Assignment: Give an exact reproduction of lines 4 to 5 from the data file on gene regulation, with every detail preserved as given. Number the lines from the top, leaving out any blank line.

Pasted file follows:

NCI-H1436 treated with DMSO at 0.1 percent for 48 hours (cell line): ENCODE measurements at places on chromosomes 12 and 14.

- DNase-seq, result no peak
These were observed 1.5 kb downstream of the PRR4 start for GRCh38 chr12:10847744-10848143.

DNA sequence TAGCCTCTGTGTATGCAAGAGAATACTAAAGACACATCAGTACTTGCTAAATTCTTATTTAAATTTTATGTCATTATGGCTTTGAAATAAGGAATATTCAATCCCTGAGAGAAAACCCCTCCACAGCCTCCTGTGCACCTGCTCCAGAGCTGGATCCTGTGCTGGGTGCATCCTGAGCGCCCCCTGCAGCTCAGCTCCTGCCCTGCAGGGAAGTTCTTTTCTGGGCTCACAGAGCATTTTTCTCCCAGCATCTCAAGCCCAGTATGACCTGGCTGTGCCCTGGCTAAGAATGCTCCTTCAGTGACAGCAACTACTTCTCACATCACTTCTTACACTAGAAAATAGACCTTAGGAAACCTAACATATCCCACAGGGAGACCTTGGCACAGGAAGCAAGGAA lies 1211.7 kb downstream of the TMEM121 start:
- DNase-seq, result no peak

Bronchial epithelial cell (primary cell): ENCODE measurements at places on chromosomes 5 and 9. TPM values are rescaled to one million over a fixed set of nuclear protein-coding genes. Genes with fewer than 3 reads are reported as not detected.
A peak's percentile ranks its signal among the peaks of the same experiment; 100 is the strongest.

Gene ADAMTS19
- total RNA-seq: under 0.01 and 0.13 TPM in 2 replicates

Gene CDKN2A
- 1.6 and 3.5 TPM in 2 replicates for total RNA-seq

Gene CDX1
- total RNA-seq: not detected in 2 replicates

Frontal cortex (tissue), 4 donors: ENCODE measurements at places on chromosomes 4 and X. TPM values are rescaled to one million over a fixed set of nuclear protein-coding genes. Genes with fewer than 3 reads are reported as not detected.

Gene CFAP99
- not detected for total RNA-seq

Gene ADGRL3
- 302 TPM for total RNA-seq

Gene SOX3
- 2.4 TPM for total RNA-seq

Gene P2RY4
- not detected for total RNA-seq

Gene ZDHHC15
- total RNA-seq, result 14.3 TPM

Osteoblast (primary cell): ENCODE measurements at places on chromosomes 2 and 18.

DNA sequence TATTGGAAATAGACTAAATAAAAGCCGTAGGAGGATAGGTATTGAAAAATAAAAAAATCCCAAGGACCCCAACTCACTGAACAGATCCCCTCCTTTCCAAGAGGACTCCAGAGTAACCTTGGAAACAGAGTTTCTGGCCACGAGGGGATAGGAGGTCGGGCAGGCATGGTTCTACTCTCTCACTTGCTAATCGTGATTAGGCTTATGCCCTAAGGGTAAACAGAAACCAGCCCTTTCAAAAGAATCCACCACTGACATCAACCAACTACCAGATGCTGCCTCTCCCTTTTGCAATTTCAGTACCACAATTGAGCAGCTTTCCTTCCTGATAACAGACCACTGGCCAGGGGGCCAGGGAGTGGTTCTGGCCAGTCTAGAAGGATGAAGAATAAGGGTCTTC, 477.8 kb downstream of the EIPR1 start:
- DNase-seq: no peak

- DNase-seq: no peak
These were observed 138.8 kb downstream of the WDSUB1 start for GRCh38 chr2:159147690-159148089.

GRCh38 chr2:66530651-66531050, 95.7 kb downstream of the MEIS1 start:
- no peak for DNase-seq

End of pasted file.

DNA sequence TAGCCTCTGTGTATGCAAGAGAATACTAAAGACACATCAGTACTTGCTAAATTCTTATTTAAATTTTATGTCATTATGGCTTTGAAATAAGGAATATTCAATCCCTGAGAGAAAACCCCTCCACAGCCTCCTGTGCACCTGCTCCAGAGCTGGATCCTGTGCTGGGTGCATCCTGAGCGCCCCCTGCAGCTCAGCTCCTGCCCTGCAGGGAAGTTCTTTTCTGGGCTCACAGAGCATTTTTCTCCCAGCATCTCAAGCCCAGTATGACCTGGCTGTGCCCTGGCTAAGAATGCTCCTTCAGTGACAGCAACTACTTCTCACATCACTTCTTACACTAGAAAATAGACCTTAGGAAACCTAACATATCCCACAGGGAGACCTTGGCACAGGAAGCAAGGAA lies 1211.7 kb downstream of the TMEM121 start:
- DNase-seq, result no peak